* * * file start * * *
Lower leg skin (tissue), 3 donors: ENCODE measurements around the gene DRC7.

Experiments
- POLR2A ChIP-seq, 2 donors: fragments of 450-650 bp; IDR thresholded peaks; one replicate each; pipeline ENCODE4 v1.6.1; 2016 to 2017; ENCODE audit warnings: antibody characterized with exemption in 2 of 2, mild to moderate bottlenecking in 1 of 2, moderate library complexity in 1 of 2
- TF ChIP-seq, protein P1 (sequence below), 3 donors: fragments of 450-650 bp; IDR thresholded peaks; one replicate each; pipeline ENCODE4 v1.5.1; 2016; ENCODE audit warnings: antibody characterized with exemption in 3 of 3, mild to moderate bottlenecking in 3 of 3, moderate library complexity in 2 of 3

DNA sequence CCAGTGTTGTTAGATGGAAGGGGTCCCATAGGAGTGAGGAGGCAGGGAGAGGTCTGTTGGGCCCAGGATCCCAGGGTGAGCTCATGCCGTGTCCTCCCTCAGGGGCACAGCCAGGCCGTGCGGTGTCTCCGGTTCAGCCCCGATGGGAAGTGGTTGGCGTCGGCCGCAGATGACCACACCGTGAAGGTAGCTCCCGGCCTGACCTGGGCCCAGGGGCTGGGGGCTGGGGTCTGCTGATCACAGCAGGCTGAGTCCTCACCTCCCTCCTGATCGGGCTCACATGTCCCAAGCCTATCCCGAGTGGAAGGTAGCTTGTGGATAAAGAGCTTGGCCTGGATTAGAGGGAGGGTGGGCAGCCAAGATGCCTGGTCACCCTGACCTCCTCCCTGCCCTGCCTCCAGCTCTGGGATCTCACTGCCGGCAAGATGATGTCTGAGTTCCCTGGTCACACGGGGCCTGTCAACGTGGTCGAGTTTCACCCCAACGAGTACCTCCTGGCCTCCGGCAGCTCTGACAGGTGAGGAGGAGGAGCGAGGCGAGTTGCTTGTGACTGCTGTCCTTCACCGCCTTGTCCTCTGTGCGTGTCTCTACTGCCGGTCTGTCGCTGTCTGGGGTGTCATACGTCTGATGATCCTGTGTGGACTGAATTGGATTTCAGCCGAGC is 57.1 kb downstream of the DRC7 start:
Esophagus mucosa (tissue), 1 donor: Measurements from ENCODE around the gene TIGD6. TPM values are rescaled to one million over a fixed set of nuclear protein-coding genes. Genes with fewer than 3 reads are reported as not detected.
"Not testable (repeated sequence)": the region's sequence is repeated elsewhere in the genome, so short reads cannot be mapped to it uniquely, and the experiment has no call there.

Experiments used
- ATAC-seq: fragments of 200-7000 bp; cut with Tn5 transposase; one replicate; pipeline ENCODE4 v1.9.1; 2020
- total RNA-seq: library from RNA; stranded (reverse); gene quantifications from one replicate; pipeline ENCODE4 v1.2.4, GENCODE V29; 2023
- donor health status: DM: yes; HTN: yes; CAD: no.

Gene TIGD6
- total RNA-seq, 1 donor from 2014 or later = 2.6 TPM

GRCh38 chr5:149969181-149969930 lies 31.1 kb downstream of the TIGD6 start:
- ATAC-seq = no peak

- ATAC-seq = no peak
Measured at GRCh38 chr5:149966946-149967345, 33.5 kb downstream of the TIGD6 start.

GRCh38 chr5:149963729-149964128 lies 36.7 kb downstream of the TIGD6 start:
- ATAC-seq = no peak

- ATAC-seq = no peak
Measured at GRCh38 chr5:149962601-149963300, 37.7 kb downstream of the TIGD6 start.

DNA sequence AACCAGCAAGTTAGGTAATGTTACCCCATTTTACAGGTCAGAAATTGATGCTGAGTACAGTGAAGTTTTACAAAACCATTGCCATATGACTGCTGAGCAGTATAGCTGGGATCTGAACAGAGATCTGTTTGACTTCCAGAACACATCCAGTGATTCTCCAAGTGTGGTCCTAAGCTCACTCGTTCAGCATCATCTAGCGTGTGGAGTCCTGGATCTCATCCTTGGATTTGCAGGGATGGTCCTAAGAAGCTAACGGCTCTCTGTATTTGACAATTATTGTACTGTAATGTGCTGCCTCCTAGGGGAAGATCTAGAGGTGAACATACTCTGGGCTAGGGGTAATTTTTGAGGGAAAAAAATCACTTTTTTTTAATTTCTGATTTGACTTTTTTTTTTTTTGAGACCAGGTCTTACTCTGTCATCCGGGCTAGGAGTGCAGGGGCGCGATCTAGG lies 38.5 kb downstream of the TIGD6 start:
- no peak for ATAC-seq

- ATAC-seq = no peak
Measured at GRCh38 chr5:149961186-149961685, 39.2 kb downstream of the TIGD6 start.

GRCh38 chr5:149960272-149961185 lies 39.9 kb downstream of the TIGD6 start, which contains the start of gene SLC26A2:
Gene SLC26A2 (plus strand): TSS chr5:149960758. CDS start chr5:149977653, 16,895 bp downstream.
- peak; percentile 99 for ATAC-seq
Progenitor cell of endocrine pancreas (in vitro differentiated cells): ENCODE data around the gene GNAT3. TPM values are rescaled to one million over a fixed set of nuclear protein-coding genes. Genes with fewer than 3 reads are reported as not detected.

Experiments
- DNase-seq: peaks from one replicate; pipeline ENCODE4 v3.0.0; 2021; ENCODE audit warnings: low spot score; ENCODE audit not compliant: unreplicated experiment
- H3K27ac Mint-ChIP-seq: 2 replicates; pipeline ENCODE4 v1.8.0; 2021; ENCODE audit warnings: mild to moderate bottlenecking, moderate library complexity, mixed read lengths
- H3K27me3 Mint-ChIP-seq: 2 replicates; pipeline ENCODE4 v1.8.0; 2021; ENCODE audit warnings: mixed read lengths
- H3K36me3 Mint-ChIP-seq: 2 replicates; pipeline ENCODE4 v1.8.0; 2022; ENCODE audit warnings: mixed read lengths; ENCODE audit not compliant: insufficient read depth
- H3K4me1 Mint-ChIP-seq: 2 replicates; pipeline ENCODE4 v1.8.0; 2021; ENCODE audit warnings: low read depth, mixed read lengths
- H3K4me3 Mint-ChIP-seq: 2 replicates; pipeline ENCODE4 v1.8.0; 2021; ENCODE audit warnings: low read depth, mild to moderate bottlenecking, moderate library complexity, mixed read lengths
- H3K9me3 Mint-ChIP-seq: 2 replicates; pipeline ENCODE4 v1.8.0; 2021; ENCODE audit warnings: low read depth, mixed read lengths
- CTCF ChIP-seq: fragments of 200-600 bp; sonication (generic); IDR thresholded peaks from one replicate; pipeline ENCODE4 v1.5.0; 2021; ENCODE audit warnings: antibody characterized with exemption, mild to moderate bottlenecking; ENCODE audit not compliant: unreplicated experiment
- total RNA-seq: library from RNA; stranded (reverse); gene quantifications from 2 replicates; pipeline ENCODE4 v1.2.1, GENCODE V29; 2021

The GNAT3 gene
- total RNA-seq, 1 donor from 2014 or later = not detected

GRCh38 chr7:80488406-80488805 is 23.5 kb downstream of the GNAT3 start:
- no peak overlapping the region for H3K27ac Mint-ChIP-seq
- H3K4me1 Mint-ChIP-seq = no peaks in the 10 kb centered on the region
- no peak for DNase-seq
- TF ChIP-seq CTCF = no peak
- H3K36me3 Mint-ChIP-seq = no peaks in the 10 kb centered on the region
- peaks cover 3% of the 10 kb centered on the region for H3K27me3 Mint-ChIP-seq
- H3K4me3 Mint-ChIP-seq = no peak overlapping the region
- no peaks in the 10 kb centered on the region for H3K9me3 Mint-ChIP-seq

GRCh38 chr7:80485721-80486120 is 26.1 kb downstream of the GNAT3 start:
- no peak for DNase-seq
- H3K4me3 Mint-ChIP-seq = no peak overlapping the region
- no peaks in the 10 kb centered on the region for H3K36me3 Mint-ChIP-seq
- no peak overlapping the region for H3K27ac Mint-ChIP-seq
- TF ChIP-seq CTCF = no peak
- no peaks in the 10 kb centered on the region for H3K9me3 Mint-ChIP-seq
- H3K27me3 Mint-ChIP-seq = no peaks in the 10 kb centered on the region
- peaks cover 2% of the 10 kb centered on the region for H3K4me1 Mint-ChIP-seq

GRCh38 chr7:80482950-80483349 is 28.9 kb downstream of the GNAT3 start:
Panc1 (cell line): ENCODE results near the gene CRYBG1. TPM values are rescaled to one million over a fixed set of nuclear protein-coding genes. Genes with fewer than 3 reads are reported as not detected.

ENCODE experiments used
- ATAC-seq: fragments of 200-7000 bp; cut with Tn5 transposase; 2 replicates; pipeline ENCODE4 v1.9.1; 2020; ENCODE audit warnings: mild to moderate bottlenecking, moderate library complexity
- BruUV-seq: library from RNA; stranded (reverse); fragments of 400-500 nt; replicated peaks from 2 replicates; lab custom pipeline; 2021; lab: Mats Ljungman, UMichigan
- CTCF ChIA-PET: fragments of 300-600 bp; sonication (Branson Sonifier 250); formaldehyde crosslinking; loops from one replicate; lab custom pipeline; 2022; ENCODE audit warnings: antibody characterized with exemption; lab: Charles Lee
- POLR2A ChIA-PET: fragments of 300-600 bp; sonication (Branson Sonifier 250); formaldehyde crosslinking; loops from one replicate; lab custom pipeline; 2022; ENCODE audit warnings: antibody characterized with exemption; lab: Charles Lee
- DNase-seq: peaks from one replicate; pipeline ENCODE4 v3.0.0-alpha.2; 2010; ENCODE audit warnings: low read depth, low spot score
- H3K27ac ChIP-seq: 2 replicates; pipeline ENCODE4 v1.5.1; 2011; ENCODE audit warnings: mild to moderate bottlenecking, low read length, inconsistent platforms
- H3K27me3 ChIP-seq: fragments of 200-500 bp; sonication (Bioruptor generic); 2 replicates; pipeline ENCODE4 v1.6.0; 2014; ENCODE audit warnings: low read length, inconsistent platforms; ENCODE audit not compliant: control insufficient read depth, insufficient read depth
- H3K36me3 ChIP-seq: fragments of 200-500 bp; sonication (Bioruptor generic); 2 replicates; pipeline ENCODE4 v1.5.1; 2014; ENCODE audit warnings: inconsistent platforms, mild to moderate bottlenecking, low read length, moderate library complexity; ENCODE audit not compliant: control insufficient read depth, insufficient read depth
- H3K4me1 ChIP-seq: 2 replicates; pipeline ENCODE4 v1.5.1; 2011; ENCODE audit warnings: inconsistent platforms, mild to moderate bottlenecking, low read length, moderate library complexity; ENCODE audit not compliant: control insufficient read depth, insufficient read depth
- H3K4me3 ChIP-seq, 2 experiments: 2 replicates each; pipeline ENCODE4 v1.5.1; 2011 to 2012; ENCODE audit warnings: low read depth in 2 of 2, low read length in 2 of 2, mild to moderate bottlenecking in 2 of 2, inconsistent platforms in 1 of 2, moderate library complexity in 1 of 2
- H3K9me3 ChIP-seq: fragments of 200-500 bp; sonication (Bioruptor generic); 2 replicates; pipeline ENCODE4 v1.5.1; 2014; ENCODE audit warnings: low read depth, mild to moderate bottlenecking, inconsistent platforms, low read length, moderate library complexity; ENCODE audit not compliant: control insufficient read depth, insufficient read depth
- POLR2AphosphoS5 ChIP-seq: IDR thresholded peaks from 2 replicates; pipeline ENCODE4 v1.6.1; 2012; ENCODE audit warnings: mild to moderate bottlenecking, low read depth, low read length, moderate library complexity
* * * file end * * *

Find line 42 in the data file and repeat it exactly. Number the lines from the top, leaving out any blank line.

GRCh38 chr7:80488406-80488805 is 23.5 kb downstream of the GNAT3 start: